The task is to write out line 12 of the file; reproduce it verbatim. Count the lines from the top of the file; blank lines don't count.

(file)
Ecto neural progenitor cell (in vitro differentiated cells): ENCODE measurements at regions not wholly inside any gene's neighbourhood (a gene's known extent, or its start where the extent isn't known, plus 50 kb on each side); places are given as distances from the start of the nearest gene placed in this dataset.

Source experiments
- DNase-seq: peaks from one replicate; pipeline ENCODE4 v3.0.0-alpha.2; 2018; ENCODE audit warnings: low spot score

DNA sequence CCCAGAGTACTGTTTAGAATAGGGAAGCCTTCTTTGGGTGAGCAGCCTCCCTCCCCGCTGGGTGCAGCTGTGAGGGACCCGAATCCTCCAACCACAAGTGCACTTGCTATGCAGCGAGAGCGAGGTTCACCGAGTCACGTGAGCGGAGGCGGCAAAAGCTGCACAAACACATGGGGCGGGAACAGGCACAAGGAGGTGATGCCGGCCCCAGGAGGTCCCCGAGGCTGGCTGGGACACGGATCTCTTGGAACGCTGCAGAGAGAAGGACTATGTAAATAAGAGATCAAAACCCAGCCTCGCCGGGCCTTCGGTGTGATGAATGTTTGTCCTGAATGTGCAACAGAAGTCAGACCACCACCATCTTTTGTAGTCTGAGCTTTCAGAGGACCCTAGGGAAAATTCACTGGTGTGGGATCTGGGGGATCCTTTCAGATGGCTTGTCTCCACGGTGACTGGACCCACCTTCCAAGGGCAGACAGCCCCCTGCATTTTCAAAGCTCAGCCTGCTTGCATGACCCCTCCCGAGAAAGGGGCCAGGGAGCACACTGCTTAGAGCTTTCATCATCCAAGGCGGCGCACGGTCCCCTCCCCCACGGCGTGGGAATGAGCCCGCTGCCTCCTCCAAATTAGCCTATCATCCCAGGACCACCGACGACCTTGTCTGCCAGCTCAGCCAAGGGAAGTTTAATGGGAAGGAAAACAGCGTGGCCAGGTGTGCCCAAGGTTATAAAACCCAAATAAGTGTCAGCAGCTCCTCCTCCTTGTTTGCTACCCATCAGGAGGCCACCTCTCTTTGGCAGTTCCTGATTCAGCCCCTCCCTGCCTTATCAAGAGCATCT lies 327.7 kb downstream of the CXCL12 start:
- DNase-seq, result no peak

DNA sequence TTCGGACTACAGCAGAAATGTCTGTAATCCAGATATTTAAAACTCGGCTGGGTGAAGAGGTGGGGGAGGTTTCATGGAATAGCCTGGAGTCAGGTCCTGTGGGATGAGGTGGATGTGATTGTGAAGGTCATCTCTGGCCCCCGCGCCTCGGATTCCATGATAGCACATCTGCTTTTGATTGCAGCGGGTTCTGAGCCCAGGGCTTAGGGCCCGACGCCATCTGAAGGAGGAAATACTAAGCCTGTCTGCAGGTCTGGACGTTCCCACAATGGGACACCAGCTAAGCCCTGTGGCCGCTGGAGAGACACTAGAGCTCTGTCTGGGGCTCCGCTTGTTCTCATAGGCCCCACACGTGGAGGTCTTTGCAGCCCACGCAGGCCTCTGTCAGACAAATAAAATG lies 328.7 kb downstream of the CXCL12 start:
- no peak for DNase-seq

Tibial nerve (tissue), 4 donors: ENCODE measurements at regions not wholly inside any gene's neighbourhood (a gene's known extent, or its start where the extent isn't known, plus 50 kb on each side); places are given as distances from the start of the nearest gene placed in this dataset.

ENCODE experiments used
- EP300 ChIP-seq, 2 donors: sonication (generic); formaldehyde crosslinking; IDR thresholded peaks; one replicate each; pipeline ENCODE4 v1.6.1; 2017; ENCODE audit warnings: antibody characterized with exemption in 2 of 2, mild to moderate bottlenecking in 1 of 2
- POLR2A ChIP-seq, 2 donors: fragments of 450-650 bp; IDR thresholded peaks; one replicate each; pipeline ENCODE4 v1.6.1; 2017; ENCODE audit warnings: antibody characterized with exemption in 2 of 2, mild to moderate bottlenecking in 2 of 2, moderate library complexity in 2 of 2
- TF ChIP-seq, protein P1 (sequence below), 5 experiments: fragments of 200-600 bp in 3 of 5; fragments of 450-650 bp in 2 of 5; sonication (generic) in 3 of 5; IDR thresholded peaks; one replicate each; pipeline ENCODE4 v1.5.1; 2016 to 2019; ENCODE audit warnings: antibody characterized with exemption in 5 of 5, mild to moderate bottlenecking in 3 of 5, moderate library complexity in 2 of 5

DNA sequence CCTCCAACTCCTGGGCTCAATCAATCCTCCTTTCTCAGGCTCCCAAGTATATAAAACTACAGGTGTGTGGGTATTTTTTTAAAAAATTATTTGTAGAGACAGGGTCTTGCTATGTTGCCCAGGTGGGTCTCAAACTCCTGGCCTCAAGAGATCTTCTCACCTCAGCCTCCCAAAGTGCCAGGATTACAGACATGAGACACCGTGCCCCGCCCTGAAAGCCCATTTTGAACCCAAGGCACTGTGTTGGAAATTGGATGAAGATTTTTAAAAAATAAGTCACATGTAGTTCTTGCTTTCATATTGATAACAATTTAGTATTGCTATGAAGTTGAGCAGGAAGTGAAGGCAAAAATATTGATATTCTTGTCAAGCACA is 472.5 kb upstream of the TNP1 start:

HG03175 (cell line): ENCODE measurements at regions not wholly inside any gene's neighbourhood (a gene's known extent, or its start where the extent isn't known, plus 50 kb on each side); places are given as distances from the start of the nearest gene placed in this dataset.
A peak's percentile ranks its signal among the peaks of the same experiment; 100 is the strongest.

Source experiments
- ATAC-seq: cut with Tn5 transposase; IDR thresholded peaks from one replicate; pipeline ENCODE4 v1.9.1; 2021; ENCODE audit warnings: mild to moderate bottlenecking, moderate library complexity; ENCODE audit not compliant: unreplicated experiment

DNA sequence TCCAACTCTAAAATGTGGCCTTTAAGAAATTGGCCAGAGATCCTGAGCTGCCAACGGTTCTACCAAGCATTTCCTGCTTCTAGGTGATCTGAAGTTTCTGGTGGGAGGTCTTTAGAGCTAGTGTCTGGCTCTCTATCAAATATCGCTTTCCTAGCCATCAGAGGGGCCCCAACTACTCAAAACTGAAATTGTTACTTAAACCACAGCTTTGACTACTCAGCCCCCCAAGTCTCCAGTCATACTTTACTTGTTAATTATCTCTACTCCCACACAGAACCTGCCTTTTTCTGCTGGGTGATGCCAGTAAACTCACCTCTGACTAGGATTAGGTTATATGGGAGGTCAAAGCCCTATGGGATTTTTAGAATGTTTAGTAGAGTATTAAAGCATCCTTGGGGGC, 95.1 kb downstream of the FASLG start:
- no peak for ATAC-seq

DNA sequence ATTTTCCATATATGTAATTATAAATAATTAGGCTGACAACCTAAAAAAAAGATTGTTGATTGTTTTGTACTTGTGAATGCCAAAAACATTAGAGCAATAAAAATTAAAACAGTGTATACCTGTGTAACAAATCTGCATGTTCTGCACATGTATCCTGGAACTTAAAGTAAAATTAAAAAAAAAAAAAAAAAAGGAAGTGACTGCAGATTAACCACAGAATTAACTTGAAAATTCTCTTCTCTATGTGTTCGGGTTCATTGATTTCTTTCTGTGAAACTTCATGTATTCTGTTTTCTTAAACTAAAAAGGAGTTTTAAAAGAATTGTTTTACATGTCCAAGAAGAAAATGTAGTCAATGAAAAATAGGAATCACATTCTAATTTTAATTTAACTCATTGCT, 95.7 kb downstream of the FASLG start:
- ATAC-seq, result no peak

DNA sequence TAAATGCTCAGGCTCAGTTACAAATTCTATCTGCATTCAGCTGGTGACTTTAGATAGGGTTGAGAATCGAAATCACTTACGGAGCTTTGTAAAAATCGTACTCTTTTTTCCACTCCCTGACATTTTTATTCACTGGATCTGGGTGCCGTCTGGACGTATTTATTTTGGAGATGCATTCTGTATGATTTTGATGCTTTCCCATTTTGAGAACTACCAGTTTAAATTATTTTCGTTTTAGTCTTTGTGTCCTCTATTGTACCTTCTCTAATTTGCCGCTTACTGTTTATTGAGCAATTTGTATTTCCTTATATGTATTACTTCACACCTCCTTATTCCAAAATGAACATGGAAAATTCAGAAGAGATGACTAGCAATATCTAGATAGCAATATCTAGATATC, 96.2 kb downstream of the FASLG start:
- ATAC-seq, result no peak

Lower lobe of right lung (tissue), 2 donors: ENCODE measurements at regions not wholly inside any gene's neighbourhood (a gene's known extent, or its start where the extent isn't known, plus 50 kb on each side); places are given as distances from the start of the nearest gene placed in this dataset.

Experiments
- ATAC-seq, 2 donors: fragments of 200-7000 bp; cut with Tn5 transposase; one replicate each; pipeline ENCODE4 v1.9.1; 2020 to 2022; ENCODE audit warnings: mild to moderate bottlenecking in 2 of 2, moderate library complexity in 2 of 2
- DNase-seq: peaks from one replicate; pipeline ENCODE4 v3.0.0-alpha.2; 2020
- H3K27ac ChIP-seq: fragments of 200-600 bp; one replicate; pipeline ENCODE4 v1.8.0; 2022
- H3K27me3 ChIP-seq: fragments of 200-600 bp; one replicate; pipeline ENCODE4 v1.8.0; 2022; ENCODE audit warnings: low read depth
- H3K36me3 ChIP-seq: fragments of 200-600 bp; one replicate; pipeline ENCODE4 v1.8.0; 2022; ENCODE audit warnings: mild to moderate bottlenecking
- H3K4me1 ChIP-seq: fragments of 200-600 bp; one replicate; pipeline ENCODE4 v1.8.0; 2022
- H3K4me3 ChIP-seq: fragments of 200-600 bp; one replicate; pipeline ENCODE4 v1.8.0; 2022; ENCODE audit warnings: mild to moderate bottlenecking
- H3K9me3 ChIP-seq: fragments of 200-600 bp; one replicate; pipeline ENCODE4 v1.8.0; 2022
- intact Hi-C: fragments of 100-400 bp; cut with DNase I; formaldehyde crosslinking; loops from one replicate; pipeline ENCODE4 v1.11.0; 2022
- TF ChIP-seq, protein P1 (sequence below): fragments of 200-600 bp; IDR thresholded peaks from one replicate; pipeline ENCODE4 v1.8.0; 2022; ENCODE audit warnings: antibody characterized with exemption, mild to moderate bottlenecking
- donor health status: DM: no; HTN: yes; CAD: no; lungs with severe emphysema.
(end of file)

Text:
- TF ChIP-seq, protein P1 (sequence below), 5 experiments: fragments of 200-600 bp in 3 of 5; fragments of 450-650 bp in 2 of 5; sonication (generic) in 3 of 5; IDR thresholded peaks; one replicate each; pipeline ENCODE4 v1.5.1; 2016 to 2019; ENCODE audit warnings: antibody characterized with exemption in 5 of 5, mild to moderate bottlenecking in 3 of 5, moderate library complexity in 2 of 5